What type of cocoa powder?

Should i use?
The recipe calls for 3/4 cup of good cocoa powder. She said it makes a difference of what brand you use.
Should I use unsweetened or dutch process?

5 thoughts on “What type of cocoa powder?

  1. Cocoa powder is made when chocolate liquor is pressed to remove three quarters of its cocoa butter. The remaining cocoa solids are processed to make fine unsweetened cocoa powder. There are two types of unsweetened cocoa powder: natural and Dutch-processed.

    Dutch-Processed or Alkalized Unsweetened Cocoa Powder is treated with an alkali to neutralize its acids. Because it is neutral and does not react with baking soda, it must be used in recipes calling for baking powder, unless there are other acidic ingredients in sufficient quantities used. It has a reddish-brown color, mild flavor, and is easy to dissolve in liquids. Its delicate flavor makes it ideal in baked goods like European cakes and pastries where its subtle flavor complements other ingredients. Droste, Lindt, Valrhona, Poulain and Pernigotti are some popular brands.

    Natural Unsweetened Cocoa Powder tastes very bitter and gives a deep chocolate flavor to baked goods. Its intense flavor makes it well suited for use in brownies, cookies and some chocolate cakes. When natural cocoa (an acid) is used in recipes calling for baking soda (an alkali), it creates a leavening action that causes the batter to rise when placed in the oven. Popular brands are Hershey’s, Ghirardelli, and Scharffen Berger

    To convert a cake recipe that uses bittersweet or semisweet chocolate to one using cocoa: (information taken from Rose Levy Beranbaum’s Cake Bible)

    Substitute 1 tablespoon plus 1 3/4 teaspoons (9.5 grams) of cocoa, 1 tablespoon plus 1/2 teaspoon (14.5 grams) granulated white sugar, 1 1/2 teaspoons (7 grams) unsalted butter for every ounce (28 grams) of bittersweet or semisweet chocolate. Also, dissolve the cocoa in at least 1/4 cup (60 ml) hot liquid to bring out the cocoa’s full flavor.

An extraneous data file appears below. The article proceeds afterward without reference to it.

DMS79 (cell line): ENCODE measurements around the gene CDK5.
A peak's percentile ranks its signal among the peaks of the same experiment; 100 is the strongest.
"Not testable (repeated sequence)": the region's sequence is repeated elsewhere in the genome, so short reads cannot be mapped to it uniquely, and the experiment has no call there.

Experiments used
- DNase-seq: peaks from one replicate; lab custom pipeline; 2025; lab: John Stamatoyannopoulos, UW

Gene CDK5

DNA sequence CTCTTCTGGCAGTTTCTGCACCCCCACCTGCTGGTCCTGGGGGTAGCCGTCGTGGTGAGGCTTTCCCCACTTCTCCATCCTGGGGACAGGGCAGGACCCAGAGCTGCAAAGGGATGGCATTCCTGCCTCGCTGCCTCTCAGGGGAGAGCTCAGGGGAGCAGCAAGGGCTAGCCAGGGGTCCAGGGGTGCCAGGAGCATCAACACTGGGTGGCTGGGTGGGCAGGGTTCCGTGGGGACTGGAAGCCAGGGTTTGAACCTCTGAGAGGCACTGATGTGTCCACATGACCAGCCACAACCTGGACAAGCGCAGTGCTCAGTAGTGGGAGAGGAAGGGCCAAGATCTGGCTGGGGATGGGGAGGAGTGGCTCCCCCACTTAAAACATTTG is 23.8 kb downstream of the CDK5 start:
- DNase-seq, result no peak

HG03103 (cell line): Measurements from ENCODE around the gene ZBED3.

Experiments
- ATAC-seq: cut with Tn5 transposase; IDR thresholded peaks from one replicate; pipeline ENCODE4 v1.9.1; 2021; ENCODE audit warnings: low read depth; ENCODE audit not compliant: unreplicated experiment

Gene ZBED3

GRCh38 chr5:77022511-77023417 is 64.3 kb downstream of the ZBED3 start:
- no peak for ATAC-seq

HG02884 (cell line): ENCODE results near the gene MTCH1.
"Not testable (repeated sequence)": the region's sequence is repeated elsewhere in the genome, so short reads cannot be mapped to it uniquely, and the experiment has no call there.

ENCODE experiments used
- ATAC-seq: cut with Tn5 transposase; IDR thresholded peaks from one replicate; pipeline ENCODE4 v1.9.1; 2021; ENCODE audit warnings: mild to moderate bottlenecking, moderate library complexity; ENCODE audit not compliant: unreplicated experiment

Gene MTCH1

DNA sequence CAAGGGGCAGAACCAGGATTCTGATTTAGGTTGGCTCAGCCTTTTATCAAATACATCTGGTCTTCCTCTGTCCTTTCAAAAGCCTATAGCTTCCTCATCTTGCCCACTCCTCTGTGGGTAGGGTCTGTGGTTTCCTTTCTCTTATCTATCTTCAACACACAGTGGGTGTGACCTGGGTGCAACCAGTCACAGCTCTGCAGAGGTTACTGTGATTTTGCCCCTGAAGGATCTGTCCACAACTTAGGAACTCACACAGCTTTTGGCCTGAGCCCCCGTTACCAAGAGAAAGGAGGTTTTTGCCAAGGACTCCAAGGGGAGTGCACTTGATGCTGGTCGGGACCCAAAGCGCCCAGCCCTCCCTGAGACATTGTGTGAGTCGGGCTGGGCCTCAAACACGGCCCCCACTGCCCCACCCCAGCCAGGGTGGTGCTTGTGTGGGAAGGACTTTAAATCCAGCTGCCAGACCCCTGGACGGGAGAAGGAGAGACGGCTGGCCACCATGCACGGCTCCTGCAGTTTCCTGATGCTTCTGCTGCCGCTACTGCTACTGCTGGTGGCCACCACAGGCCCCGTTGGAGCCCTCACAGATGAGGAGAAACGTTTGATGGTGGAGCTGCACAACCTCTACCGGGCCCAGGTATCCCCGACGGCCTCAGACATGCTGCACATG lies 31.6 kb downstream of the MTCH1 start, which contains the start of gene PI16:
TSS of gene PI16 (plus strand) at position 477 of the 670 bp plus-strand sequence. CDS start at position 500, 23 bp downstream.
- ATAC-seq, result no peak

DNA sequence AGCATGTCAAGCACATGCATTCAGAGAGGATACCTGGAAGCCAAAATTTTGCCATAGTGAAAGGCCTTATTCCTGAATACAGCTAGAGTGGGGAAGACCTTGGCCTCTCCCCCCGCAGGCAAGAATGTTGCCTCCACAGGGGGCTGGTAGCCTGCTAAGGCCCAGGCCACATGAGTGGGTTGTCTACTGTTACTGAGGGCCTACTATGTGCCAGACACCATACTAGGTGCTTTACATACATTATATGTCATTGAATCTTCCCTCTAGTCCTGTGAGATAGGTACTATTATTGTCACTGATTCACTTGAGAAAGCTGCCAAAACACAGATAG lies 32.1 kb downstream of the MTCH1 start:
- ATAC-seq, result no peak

To convert a cake recipes that uses unsweetened chocolate to one using cocoa: (information taken from Rose Levy Beranbaum’s Cake Bible)

    Substitute 3 tablespoons (18 grams) cocoa plus 1 tablespoon (14 grams) unsalted butter for every 1 ounce (28 grams) of unsweetened chocolate. Dissolve the cocoa in at least 2 tablespoons of liquid in the recipe to bring out the cocoa’s full flavor.

    Dutch-Processed Cocoa:

    1 cup = 92 grams

    1 cup sifted = 75 grams

    Natural Unsweetened or Nonalkalized Cocoa:

    1 cup = 82 grams

    Substitution for 3 tablespoons (18 grams) Dutch-processed cocoa: 3 tablespoons (18 grams) natural cocoa powder plus pinch (1/8 teaspoon) baking soda

    Substitution for 3 tablespoons (18 grams) natural cocoa: 3 tablespoons (18 grams) Dutch-processed cocoa plus 1/8 teaspoon cream of tartar or 1/8 teaspoon lemon juice or vinegar

    Note: Due to the differences between natural and Dutch-processed cocoa powders, do not substitute one for the other in recipes.

    Note: Do not confuse unsweetened natural and Dutch-processed cocoa powder with sweetened cocoa drink mixes. They are not the same thing.

  2. There are different types of cocoa powder. First, you have to choose between “natural” and “Alkalized” (also called “Dutched”). The first one is pure cocoa solids, but is is slightly acid, while alkalized cocoa has Potassium Carbonate, and makes it more neutral. Because of that, the second one is usually preferred to bake cakes and cookies.
    Additionally, there are cocoas with different fat %. The most common one is the 10/12%, which means it has a range between 10% to 12% of cocoa butter in it. For baking, or richer texture, you can have a 20-22% powder, that means a higher fat content. However, a higher fat content will make it a bit harder to dissolve in cold liquids, and may cause some lumps in the powder. For more info, you can check http://www.cocoasupply.com

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